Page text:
The question of resolutions has aesthetic and technical dimensions.
We must consider both how detailed the graphics should be, and how large the player should be relative to the screen.
Let’s look at other titles for guidance.
There is, of course, Mario. The original featured an eye popping 256×256 screen resolution and a character who is 16 pixels tall. The ratio here is 1/16.
I want to include the sequel to point out a different approach. Mario 2 had a larger screen resolution: 400×300. The interesting thing is that instead of maintaining the ratio of 1/16, which would have made Mario just shy of 20 pixels tall, instead they made the player twice that size! The new ratio was around 1/8.
The more detailed player avatar fit with the game because this one is more character driven. Think back to before Mario was a household name with a whole fictional universe — he was just a little guy running through levels fighting anonymous baddies for his stereotypical damsel. There was no emotional connection there.
When Mario 2 came out, Mario had gained in popularity. People liked the characters, and so they became emotionally invested. This was a game in which the player could choose which character to play, adding more investment.
So I’d like to propose the theory that the level of emotional depth in a game is related to the size and detail of the character relative to the screen.
Sonic was Sega’s answer to Mario. Sonic is a real character moreso than Mario was ever intended to be. He has a history, friends, a sensible goal that we’re meant to care about. His distinctive character design draws us in. According to my theory, he should take up more of the screen, and he does. With a resolution similar to Mario 2, he stands 60 pixels tall, instead of Mario’s 40, putting this game’s screen to character ratio at 1/5, the largest ratio so far!
Moving to a more serious game, Castlevania: Symphony of the Night offers a depth in the storyline previously untouched. Here was a game really driven by story, and it successfully sucked in a whole generation of gamers. With a vertical resolution of 242 pixels and a character standing 55 pixels tall, its ratio is 1/4.4, beating out even the distinctive sonic.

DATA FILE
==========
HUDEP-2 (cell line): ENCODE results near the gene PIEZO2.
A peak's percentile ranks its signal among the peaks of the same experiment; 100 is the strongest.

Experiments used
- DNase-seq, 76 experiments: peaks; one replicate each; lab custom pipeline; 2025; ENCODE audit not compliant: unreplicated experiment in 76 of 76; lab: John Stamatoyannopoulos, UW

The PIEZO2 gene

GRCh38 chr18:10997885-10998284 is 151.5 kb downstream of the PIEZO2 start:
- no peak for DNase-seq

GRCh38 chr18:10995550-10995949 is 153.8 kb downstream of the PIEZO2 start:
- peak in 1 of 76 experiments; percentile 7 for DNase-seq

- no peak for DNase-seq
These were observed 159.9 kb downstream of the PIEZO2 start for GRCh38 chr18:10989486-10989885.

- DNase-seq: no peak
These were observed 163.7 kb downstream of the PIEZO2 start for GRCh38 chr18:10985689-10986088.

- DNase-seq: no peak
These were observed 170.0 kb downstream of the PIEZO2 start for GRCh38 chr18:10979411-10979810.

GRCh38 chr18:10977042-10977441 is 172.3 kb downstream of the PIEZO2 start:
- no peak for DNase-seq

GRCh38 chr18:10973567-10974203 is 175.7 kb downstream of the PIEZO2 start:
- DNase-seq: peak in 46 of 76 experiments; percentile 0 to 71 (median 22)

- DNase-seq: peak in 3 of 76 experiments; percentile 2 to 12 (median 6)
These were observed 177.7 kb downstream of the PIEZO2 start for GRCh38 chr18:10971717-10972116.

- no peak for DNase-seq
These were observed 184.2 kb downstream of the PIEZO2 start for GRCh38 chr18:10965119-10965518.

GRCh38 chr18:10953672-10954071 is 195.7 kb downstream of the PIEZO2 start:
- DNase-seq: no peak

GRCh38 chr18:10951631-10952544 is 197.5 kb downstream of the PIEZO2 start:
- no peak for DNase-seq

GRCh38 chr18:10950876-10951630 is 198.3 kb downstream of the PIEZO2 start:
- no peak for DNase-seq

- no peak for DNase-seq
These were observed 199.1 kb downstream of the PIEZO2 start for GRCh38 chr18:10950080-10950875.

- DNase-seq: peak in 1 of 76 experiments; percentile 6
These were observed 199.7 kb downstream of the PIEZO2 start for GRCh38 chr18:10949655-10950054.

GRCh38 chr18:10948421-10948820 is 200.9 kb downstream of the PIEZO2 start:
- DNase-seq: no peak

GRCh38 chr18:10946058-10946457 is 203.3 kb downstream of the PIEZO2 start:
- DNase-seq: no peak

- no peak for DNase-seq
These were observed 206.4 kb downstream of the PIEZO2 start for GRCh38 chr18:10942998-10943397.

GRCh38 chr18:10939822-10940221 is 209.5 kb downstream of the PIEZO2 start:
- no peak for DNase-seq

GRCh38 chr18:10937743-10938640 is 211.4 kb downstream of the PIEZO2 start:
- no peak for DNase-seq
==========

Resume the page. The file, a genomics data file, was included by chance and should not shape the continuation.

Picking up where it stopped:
Abe’s Oddysee is one of my all-time favorite games. The mechincs are intensely satisfying, and the visuals are superb, but what makes this piece really stand out is its personality. Completly unique premise with strong classical drama undertones, combined with really clever delivery, pitch-perfect dark humor, and a lot of soul combine to make this game a masterpiece. This is a case of a game that really tries to draw you in emotionally for your little pal Abe. It makes you really want to hate those darn sligs and slogs, and fear the deadly Scrabs. And guess what? With a vertical resolution of 480 pixels and a maincharacter standing 100 pixels high, the ratio is 1/4.8, neck and neck with the moody Castlevania. It’s worth noting that Abe, the main character, is actually one of the smaller creatures in the game. The docile Elum, terrifying Scrab, and evil Glukkon, are all substantially taller. This is a game that embraces detail.
Because the concept for my game is to be story and character driven, I am going to follow the example I’ve been given and aim for a 1/4 to 1/5 ratio of character size to screen size. Just as the technology of each of the preceding games affected its actual resolution (ranging from 256×256 in the 80s, to 640×480 in 1997), so will technical limitations affect my choice of resolution. I’m guessing it’ll sit somewhere between 1024×768 to 1280×1024.
Here’s a little mockup I did showing what characters of various sizes look like on screens of different resolutions. According to the research above, if I choose 1280×1024 (as I would like to), then I should have 256px sprites. If I choose 1024×768, I should have 192px sprites. For some reason if I use 800×600, I could choose 128px and be between 1/4 and 1/5 still.
It’s still too early to tell what resolutions the engine will be able to push once all the elements are interacting with each other.
Another consideration is that not everyone will have screens of a given resolution, and I want to maintain crispness. One option is to expose different amounts of screen depending on the player’s resolution, but as we’ve seen, the size of the character on screen will affect the player’s ability to bond. I want to maintain the ratio. Another option is to enforce a minimum resolution and have any displays with a larger resolution just display the game area in the center of the screen, surrounded by black (sort of how wide screen movies used to do it on standard sized TV screens). The overall picture would be smaller, but the ratio would be maintained.
I haven’t decided yet, but it’s all good food for thought.